Belding High School’s robotics team is about to compete on a national stage, but the skills they gained to get them there may carry them far beyond a high school competition.
Through hours of hard work — most of them put in after school hours — five Belding students on two teams have earned the opportunity to compete in the U.S. National VEX Robotics Championship at the Salvation Army Kroc Center in Omaha, Neb.
Invitations were received by both teams to attend the competition after competing successfully in tournaments in Webberville and Grandville. A total of 80 teams stretching from Hawaii to New York will be in attendance at the national competition.
It’s opportunities like this that robotics coach and Belding High School teacher Thomas Daller said will change his students’ lives for the better.
“Student efforts and accomplishments should be recognized locally as well as nationally,” he said. “This experience will expose our students to various educational, cultural, and design techniques. Problem solving, networking and life skills will be utilized throughout the entire trip. I want my students to experience the feeling of being rewarded for a job well done.”
Throughout his years of teaching, Daller said coaching the robotics team has been just as rewarding as any other aspect of his career.
“I’ve taught for 21 years,” Daller said. “I’ve been a woodshop teacher, a drafting teacher, a CAD instructor and a baseball coach. The change in education in the last 20 years has been amazing. This robotics program, what it does for the kids, allowing them to design, create, build and explore in a controlled environment, it gives them the confidence to succeed in robotics and in life.”
According to his students, the short term goal is simply “to win,” but robotics team member and high school sophomore Tre Robinson said the skills he’s learned through the robotics program will help him in other aspects of his life.
“This is something I’ve chosen to do because it’s a very hands on experience and I love to build things,” Robinson said. “Robotics is something that involves engineering and can help me later on in my life.”
With a goal to enlist in either the Marines or Air Force, Robinson believes the skills he’s learning now will benefit him greatly when “trying to keep the country safe.”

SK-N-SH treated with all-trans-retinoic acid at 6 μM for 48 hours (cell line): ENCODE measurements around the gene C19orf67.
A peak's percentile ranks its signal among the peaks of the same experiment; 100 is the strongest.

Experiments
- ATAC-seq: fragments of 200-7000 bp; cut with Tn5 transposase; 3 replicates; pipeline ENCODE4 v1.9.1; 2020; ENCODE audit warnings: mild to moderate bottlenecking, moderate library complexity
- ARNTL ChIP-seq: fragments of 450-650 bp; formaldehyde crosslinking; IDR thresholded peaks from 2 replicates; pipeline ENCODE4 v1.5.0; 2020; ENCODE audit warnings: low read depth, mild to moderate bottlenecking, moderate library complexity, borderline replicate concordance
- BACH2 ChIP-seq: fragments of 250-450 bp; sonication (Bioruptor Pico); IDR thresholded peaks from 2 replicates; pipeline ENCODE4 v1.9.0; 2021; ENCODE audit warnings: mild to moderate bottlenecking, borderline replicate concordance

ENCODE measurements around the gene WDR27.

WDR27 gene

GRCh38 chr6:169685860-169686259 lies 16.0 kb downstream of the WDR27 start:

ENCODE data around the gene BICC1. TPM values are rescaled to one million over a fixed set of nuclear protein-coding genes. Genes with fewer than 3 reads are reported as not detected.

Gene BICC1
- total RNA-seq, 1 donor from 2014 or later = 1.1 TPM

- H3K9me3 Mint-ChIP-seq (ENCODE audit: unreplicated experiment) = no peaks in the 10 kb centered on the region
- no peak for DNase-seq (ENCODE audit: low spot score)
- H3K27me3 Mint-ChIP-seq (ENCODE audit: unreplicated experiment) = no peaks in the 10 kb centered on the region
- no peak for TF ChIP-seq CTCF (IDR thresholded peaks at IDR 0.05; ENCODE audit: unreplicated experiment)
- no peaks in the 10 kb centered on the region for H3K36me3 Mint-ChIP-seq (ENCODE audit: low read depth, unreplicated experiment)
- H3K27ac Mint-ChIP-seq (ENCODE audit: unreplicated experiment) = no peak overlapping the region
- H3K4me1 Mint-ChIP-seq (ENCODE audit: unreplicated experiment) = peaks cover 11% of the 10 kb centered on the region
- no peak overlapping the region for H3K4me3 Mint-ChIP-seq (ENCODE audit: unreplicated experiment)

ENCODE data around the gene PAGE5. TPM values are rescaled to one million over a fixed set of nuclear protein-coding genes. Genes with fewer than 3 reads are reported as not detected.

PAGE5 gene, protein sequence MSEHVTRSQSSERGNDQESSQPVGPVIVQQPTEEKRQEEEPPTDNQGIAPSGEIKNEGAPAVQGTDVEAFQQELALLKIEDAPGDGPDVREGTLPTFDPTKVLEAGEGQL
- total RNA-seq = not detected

“If I were to work for the Marines using skills learned here, they could help pay for college and help me get a job,” he said. “Being on this team has actually had a lot of influence on me.”
According to Daller, the two teams will compete against and partner with random teams from across the county, with a goal to outscore opposing teams using the robots they have built.
“I think I spend more time for this than I do coaching an entire baseball season,” Daller said. “(The kids) just won’t leave. They had the day off from school a few days ago, a day to do whatever they wanted with, and one of them came in at 9 a.m. and didn’t leave until seven o’clock at night. They want to win this more than anything.”
According to Daller, the competition will provide some of his students with an opportunity they may never have had without the robotics team.
“There are three of the five students on the team who have never left the state of Michigan,” he said. “If you look at the picture of our team photo of where we won in Webberville a few months ago, it was a culture shock to these guys. I’ve lived in Belding my whole life, I’ve been here forever and I know the caliber of kids that we’ve got. Unfortunately there are some that just don’t have the opportunities to do these types of things.”
Team member and sophomore Garrett Spencer said programming his team’s robot is something he greatly enjoys, but knows the work he’s putting in now will benefit him down the road.
“I’m planning on going into nanotechnology after high school,” he said. “There’s not much on it right now, but being able to program and design, that’s going to be a lot of help to me. With this robot, I handle the programming and I tell it what motors to run and how long they run. It’s actually pretty simple to me, you just tell it exactly what you want it to do, though I’m still learning quite a bit.”
For team member and senior Andrew Wucher, the chance to visit and talk with other teams is something he says he will never forget.
“The skills that I’ve learned here, I’ve learned to talk with other teams,” he said. “You have to have communication skills. You have to have a cool head. I do a little bit of programming, a little bit of building and I clean everything up. Because I have all of these attributes, it will help me in college and even when I start working. If I go into a field that is very crowded and competitive, it shouldn’t be that bad for me. We had eight matches at a competition at Michigan State University, which meant there were eight different teams I had to communicate and work with.”
According to Daller, the VEX Robotics Competition is the largest and fastest growing middle and high school robotics program globally with more than 3,500 teams from 20 countries playing in over 250 tournaments worldwide.
“With this program, you’re not just teaching these kids about computer software, you’re teaching them problem solving,” he said. “They gain knowledge from this. In two weeks they’ve designed four robots, literally from the ground up and all through trial and error. It gives them confidence and that is what education should be about.”